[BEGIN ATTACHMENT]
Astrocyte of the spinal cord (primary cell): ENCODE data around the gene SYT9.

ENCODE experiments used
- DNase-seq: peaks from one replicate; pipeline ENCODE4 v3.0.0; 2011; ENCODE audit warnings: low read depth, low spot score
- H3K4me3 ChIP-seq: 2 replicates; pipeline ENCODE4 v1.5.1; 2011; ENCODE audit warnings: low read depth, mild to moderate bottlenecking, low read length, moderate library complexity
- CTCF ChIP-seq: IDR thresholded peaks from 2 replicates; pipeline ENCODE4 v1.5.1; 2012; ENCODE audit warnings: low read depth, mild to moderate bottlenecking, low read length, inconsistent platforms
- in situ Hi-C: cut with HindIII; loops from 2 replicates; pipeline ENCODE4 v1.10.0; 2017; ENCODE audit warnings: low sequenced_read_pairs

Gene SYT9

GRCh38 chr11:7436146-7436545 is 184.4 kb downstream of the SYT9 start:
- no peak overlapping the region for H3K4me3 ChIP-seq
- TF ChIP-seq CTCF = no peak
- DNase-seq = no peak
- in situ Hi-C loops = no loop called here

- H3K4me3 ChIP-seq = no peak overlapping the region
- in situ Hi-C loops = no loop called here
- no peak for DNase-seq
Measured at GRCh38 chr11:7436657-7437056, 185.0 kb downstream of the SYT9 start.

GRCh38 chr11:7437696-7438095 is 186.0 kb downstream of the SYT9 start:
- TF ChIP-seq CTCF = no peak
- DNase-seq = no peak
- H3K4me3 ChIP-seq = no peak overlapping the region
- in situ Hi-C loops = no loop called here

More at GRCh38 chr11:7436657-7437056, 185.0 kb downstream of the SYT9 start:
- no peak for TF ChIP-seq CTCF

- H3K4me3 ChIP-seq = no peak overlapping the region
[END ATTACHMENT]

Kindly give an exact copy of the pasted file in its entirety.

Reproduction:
Astrocyte of the spinal cord (primary cell): ENCODE data around the gene SYT9.

ENCODE experiments used
- DNase-seq: peaks from one replicate; pipeline ENCODE4 v3.0.0; 2011; ENCODE audit warnings: low read depth, low spot score
- H3K4me3 ChIP-seq: 2 replicates; pipeline ENCODE4 v1.5.1; 2011; ENCODE audit warnings: low read depth, mild to moderate bottlenecking, low read length, moderate library complexity
- CTCF ChIP-seq: IDR thresholded peaks from 2 replicates; pipeline ENCODE4 v1.5.1; 2012; ENCODE audit warnings: low read depth, mild to moderate bottlenecking, low read length, inconsistent platforms
- in situ Hi-C: cut with HindIII; loops from 2 replicates; pipeline ENCODE4 v1.10.0; 2017; ENCODE audit warnings: low sequenced_read_pairs

Gene SYT9

GRCh38 chr11:7436146-7436545 is 184.4 kb downstream of the SYT9 start:
- no peak overlapping the region for H3K4me3 ChIP-seq
- TF ChIP-seq CTCF = no peak
- DNase-seq = no peak
- in situ Hi-C loops = no loop called here

- H3K4me3 ChIP-seq = no peak overlapping the region
- in situ Hi-C loops = no loop called here
- no peak for DNase-seq
Measured at GRCh38 chr11:7436657-7437056, 185.0 kb downstream of the SYT9 start.

GRCh38 chr11:7437696-7438095 is 186.0 kb downstream of the SYT9 start:
- TF ChIP-seq CTCF = no peak
- DNase-seq = no peak
- H3K4me3 ChIP-seq = no peak overlapping the region
- in situ Hi-C loops = no loop called here

More at GRCh38 chr11:7436657-7437056, 185.0 kb downstream of the SYT9 start:
- no peak for TF ChIP-seq CTCF

- H3K4me3 ChIP-seq = no peak overlapping the region